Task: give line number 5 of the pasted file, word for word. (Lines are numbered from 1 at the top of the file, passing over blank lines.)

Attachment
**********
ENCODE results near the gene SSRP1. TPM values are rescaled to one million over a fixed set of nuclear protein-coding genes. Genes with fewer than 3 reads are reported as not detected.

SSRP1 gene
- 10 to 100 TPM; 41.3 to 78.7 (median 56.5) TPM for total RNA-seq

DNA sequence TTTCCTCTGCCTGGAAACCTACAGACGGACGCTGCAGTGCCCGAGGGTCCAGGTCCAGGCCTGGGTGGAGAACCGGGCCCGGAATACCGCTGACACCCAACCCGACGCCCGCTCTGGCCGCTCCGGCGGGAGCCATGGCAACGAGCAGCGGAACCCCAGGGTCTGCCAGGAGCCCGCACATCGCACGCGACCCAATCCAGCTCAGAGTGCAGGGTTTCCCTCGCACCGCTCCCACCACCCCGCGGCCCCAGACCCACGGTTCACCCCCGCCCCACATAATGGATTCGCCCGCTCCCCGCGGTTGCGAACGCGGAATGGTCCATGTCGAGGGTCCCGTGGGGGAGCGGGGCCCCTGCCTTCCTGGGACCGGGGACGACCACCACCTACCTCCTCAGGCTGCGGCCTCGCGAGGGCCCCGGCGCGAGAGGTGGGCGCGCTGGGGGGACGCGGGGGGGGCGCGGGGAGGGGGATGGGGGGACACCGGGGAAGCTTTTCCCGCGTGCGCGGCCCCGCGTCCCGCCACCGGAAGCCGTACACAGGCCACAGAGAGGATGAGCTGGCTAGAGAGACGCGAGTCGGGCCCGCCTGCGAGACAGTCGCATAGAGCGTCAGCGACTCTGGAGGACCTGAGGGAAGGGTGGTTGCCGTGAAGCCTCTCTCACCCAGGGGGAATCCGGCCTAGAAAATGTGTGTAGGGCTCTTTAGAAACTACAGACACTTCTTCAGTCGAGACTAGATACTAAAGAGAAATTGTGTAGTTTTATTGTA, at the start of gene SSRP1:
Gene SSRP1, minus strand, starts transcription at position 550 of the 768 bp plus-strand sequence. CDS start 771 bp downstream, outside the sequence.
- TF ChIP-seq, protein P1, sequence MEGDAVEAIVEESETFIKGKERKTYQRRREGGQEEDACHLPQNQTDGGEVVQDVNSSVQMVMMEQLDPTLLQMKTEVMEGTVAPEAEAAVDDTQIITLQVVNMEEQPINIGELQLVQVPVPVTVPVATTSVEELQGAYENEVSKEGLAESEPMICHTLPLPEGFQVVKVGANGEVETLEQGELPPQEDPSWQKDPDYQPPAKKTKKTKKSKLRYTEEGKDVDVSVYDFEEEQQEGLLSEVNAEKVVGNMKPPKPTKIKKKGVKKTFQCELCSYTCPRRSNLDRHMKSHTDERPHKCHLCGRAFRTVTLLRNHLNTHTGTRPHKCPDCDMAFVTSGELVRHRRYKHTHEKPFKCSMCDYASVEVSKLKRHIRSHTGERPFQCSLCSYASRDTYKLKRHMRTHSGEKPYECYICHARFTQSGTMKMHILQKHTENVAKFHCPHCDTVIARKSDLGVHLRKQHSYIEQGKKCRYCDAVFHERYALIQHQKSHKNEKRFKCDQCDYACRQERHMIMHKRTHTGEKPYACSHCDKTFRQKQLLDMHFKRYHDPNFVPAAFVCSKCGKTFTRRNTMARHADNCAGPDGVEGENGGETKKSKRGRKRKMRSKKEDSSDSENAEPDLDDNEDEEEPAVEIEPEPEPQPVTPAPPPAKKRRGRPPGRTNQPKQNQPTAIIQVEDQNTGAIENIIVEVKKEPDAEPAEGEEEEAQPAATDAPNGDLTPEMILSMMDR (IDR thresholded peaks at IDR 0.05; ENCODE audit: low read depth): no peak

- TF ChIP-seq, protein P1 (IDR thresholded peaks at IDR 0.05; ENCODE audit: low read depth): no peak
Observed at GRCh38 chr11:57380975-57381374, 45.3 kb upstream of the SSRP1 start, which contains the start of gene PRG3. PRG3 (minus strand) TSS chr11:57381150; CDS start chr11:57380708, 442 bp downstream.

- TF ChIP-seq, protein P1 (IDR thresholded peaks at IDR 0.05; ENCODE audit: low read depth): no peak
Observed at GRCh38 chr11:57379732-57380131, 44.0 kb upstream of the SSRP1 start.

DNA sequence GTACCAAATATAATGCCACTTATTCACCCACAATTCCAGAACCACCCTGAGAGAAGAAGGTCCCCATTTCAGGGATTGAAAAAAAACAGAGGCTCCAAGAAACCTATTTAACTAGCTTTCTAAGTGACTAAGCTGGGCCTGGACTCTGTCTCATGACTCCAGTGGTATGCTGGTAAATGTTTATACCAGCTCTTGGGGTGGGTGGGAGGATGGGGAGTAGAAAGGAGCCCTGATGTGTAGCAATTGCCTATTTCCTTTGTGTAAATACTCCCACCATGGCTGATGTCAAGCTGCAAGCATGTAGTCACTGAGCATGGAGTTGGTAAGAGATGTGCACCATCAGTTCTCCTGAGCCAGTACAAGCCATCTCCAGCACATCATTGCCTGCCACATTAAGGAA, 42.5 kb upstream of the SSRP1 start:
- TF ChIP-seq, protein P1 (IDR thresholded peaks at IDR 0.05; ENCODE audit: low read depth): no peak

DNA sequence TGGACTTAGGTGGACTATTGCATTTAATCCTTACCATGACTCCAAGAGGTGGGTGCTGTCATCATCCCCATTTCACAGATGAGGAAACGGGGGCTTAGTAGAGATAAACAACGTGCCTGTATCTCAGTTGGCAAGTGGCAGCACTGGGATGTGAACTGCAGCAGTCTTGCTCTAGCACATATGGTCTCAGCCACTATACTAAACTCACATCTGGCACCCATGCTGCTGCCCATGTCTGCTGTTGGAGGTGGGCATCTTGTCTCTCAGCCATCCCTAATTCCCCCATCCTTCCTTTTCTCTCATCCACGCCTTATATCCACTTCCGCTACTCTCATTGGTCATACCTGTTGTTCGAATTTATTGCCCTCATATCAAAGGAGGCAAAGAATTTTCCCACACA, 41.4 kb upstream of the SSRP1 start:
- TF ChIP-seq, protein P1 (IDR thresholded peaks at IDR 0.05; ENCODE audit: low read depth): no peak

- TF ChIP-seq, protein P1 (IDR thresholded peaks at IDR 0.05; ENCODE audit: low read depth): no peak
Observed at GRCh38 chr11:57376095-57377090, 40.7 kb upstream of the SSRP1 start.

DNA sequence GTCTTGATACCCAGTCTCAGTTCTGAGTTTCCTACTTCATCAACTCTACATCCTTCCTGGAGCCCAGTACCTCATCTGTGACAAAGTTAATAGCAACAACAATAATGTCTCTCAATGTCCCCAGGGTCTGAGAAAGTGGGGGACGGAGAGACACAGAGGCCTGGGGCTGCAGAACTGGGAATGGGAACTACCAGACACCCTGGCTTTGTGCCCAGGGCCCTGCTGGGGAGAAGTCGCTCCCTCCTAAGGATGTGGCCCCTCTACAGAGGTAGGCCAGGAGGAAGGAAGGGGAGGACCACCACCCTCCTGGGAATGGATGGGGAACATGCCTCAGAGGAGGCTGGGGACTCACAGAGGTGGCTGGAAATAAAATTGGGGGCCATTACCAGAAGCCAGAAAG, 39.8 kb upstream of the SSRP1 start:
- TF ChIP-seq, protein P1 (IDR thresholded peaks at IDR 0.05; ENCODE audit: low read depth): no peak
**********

Gene SSRP1, minus strand, starts transcription at position 550 of the 768 bp plus-strand sequence. CDS start 771 bp downstream, outside the sequence.